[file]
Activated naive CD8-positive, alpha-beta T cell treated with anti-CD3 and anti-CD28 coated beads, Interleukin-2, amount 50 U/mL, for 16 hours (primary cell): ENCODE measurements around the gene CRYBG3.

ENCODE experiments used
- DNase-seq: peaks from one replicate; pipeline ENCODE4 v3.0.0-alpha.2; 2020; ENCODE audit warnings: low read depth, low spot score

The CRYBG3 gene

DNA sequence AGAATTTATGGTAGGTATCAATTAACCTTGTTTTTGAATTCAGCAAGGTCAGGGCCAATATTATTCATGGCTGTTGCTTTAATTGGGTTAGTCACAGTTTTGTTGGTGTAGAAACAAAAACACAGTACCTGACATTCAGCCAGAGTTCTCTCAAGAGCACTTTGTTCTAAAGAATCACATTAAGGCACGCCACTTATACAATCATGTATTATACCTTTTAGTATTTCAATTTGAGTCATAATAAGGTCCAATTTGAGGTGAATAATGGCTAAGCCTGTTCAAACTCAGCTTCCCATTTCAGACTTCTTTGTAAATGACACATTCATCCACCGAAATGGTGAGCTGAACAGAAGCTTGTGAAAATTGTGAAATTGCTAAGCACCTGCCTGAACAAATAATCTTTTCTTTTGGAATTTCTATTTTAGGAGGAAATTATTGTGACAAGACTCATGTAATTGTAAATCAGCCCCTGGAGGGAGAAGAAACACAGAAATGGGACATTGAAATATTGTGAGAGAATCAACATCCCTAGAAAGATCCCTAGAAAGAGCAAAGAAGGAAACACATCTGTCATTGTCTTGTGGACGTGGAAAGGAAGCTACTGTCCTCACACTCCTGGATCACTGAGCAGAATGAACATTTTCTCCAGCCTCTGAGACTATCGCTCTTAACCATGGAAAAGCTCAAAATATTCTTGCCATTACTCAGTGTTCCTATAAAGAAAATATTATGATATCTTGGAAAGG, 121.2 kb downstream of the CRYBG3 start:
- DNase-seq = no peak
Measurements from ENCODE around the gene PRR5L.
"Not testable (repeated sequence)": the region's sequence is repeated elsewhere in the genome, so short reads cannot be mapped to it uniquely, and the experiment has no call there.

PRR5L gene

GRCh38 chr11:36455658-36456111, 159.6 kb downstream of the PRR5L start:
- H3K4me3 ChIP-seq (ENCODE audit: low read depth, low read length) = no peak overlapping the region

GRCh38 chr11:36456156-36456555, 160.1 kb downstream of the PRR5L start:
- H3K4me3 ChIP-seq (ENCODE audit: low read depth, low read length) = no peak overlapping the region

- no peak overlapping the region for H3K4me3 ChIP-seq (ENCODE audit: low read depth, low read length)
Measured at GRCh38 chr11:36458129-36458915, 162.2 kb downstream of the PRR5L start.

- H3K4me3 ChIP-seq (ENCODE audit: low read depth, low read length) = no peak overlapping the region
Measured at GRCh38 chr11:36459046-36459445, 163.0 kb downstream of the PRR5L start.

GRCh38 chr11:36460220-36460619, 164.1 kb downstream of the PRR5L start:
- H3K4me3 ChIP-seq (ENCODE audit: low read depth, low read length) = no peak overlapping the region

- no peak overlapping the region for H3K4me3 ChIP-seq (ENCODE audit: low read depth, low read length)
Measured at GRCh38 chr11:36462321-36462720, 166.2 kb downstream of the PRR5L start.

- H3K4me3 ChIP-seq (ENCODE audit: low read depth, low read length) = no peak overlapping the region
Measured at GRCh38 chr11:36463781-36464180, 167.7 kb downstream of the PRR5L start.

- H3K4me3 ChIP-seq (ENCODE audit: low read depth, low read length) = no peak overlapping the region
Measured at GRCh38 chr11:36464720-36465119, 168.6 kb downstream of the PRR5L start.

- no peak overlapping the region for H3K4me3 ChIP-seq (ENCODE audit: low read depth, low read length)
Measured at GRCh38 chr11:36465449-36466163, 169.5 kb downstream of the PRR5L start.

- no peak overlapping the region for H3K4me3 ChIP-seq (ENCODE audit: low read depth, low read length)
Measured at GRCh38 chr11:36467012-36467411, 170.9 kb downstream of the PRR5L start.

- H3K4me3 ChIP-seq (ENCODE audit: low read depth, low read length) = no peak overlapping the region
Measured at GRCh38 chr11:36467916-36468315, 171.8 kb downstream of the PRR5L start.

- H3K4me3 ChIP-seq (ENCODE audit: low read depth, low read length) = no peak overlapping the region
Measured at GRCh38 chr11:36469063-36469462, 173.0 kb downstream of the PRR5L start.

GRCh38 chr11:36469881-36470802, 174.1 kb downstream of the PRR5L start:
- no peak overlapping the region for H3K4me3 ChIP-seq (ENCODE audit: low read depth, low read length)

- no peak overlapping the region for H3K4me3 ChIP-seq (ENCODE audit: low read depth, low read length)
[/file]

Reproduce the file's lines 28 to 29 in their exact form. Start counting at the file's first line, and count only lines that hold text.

- no peak overlapping the region for H3K4me3 ChIP-seq (ENCODE audit: low read depth, low read length)
Measured at GRCh38 chr11:36467012-36467411, 170.9 kb downstream of the PRR5L start.